On Thursday, we’re leaving Durham for a quick visit to Maryland, a big family party in Philadelphia and then off to Nepal for nearly two months.
That’s why I’m thinking about the photo. If you think it shows a Nepali home devastated by this past spring’s earthquake — well, good guess, but wrong. It’s actually a home we saw in New Orleans during our cross-country drive this summer. We looked beyond Bourbon Street and other tourist areas to see how the Lower Ninth Ward and other poorer neighborhoods were faring nearly a decade after Hurricane Katrina. Although we saw too many homes like the one at the top, we also saw lots of newer homes like these, built by the Make It Right Foundation — Brad Pitt’s organization — and by individual homeowners.
Shorty after we returned to Durham, the airwaves were filled with retrospective stories about “New Orleans, Ten Years Later.” They showed some of the same neighborhoods we had just seen ourselves. To be sure, our visit to New Orleans was brief and superficial, but still we felt a connection to what was on our screen. As I wrote during our trip, we also came face to face with California’s drought, Western wildfires, the U.S. border area with Mexico and other issues that no longer seemed so distant. Simultaneously, we explored America’s incredible beauty, history and diversity. On the same day we took the photos in the Lower Ninth Ward, for instance, we had a great time strolling across town along the Mississippi River, shown here. In general, we were filled with new experiences and insights every day.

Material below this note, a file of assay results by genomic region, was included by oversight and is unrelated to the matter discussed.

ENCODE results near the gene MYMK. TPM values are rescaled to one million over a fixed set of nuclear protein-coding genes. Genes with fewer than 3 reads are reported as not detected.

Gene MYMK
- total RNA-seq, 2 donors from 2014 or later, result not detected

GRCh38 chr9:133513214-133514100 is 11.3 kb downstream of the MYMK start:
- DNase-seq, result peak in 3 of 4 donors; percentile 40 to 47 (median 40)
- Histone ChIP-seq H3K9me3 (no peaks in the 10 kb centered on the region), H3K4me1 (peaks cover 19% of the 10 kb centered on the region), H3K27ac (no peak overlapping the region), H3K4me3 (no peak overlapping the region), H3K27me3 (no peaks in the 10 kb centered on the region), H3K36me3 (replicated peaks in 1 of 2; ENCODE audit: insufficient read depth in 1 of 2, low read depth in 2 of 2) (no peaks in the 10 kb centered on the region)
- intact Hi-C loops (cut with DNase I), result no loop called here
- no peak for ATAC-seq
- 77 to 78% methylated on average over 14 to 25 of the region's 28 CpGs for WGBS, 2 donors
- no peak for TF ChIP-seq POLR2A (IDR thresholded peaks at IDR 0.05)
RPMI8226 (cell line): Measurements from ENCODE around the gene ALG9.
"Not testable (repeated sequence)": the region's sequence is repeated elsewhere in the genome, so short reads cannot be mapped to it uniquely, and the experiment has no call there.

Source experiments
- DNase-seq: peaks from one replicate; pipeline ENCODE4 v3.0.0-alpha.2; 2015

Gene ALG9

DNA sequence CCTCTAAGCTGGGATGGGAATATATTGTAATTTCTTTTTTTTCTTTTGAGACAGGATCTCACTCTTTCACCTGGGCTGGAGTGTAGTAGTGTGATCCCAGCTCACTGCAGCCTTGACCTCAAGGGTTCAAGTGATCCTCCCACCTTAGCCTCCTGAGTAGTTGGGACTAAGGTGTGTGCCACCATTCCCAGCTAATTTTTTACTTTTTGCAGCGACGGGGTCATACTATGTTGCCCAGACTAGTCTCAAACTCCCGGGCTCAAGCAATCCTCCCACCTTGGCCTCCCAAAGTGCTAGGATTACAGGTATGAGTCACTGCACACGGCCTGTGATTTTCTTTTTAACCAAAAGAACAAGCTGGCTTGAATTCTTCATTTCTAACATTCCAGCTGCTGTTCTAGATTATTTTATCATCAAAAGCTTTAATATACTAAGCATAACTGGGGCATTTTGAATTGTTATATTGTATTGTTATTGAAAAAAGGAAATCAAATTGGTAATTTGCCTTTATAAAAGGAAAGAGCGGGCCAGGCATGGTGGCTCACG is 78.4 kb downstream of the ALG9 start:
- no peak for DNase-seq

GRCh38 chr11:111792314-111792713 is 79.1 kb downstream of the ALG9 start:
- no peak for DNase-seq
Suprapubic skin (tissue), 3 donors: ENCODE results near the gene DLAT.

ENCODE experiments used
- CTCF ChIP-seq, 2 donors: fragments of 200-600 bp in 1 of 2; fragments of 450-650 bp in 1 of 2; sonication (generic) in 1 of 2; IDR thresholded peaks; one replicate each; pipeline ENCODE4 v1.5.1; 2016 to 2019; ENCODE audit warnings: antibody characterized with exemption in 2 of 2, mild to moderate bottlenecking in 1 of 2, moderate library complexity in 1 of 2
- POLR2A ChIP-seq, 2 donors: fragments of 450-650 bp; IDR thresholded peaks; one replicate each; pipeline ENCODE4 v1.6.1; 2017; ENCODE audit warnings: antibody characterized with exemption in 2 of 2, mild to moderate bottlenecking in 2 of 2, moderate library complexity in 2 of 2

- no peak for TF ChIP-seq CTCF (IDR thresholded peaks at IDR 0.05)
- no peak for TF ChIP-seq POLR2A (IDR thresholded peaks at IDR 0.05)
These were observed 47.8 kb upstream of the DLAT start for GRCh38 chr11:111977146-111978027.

After driving 11,000 miles and visiting 31 states over seven weeks, we were pretty tired when we got home. Since then, we’ve been resting up, seeing family and getting ready for Adventure #2, in the Himalayas.
We didn’t know before we left in July whether we would find these extended trips as invigorating as we expected. We’d always loved to travel but still … that’s a lot of miles, and we were so busy with everything that we barely knew what else was happening in the world. It turned out we loved it even more than we hoped.
Now we leave on an even more challenging journey, this time to the country where we started our life together. We expect to spend some time in Kathmandu, then travel to Champa’s home town of Ilam, in eastern Nepal. Soon after we return to Kathmandu, we’ll welcome several members of our U.S. family, for a group trip and a meet-up of the two clans.
Sorry, but we weren’t able to get a visa for G, the Blue Devil gnome, who will be staying home this time. However, I do expect to post on this blog, depending on the availability of electricity and an Internet connection, and hope some of you will find the journey interesting. Fingers crossed. Off we go again. Until we reach the other side of the world: Namaste for now.